Disallows template literal placeholder syntax in regular strings.

ECMAScript 6 allows programmers to create strings containing variable or expressions using template literals, instead of string concatenation, by writing expressions like ${variable} between two backtick quotes (`). It can be easy to use the wrong quotes when wanting to use template literals, by writing "${variable}", and end up with the literal value "${variable}" instead of a string containing the value of the injected expressions.

Rule Details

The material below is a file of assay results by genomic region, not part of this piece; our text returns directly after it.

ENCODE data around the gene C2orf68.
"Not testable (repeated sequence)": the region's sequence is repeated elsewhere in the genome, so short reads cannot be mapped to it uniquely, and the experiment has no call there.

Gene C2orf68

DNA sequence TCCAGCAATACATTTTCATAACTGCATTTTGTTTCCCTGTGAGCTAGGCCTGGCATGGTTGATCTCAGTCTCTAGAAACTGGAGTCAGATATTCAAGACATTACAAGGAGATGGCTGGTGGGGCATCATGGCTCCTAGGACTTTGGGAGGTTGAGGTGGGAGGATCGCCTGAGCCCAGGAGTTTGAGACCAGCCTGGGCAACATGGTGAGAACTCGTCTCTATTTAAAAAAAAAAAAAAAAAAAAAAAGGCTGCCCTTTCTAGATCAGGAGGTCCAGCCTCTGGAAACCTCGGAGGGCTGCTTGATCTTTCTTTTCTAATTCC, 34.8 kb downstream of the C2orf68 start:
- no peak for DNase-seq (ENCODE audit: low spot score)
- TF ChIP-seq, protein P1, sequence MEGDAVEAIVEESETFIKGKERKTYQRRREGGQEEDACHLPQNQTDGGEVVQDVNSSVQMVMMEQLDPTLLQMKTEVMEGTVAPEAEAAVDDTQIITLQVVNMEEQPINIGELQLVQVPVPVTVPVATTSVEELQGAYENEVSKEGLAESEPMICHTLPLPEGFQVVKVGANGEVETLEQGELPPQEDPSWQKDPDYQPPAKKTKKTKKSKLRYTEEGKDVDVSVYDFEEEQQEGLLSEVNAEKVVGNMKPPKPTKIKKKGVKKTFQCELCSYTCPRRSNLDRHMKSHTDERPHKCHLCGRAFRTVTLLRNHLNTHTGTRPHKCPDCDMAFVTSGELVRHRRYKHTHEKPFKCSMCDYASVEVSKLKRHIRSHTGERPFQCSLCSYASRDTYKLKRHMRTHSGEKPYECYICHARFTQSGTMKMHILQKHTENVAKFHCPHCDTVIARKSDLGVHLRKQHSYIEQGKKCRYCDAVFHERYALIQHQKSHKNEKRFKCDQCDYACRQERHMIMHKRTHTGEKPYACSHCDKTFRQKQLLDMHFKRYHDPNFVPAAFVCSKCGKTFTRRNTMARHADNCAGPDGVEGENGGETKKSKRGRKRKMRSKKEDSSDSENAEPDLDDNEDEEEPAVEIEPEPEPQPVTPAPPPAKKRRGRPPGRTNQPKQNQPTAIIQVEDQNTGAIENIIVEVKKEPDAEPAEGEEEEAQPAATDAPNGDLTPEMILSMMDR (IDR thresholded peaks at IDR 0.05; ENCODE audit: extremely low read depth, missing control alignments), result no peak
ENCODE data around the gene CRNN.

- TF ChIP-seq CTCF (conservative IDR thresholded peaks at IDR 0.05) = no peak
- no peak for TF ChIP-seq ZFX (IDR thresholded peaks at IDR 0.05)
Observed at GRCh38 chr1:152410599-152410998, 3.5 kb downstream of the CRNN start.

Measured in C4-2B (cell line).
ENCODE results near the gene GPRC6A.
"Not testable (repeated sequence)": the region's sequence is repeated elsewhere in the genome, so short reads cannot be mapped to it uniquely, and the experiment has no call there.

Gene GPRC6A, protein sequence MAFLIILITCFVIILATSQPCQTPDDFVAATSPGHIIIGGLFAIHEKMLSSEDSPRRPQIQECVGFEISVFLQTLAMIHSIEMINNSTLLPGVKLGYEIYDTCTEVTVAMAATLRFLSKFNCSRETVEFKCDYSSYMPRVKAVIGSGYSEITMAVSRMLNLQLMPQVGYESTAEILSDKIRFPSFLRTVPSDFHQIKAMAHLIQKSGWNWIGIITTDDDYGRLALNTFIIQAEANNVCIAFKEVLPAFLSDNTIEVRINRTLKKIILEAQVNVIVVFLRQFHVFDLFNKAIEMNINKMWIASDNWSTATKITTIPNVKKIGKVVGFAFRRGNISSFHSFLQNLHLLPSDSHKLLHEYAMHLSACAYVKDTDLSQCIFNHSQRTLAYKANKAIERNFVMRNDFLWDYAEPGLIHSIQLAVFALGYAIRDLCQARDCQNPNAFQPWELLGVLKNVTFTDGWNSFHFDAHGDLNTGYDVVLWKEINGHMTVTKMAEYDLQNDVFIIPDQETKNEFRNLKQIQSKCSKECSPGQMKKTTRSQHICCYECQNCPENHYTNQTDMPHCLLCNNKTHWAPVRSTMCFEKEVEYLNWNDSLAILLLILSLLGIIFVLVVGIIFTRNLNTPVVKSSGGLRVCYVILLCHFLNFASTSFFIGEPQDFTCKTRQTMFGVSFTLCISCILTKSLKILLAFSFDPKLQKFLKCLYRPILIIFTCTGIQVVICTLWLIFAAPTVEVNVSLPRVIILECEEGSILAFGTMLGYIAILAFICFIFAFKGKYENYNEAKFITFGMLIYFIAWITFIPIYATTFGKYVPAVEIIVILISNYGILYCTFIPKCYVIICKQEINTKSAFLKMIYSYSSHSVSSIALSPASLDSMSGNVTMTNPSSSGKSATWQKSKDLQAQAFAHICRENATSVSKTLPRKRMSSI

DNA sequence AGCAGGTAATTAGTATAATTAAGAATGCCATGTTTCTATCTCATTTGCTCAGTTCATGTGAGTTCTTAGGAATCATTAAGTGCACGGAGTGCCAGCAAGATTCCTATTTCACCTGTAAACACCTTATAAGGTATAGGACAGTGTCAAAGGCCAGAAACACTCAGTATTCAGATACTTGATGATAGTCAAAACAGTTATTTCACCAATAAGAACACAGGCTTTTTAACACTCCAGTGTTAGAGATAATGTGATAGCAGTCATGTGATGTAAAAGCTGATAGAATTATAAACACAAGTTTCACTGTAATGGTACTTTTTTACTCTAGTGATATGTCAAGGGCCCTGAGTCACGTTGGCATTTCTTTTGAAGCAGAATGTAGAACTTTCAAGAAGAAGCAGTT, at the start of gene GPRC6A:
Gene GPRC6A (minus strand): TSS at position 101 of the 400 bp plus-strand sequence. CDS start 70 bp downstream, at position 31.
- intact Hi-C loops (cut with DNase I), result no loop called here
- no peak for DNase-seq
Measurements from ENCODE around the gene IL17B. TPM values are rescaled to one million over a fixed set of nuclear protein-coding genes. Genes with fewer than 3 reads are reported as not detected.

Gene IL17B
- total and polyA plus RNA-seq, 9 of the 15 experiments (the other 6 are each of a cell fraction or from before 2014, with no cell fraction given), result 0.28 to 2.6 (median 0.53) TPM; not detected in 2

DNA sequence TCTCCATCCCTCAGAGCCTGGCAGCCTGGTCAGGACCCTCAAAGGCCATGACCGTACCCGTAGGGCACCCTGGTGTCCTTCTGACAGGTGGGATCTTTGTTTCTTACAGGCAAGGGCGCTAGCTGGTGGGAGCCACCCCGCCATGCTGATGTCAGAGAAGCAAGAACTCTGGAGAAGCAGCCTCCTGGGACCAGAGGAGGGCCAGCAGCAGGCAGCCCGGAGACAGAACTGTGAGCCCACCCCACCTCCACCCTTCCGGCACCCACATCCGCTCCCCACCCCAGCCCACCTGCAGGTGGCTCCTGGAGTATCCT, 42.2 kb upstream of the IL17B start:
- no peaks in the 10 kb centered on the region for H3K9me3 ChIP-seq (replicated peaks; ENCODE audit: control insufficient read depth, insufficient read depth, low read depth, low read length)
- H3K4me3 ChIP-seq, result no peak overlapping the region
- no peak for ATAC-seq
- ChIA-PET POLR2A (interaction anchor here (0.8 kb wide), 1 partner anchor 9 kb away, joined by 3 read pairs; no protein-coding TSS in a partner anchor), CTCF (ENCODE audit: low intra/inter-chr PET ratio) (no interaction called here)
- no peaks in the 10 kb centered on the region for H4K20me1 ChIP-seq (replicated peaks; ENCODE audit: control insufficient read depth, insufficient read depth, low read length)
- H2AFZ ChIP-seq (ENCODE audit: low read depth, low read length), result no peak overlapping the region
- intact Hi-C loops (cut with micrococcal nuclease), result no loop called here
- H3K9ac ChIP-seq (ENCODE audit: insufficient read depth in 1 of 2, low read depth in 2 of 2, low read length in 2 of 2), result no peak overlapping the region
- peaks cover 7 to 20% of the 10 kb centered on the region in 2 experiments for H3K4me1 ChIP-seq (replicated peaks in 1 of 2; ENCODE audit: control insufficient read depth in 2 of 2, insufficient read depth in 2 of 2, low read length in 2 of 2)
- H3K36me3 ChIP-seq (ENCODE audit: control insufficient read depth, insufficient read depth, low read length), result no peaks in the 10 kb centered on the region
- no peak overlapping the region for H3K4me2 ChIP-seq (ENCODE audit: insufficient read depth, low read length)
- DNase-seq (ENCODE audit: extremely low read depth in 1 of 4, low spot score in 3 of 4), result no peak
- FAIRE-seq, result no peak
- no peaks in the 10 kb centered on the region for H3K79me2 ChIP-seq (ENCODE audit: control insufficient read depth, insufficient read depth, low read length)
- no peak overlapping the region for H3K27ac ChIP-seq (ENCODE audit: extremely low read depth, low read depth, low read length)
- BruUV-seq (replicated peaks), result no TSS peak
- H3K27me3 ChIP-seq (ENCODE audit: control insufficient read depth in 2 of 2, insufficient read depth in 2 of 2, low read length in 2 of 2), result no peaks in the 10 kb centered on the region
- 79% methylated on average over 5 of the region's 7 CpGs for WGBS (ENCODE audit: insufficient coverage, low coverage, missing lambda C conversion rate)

This rule aims to warn when a regular string contains what looks like a template literal placeholder. It will warn when it finds a string containing the template literal placeholder (${something}) that uses either " or ' for the quotes.


Examples of incorrect code for this rule:

/*eslint no-template-curly-in-string: "error"*/
"Hello ${name}!";
'Hello ${name}!';
"Time: ${12 * 60 * 60 * 1000}";

Examples of correct code for this rule:

/*eslint no-template-curly-in-string: "error"*/
`Hello ${name}!`;
`Time: ${12 * 60 * 60 * 1000}`;

templateFunction`Hello ${name}`;

When Not To Use It

This rule should not be used in ES3/5 environments.


This rule was introduced in ESLint 3.3.0.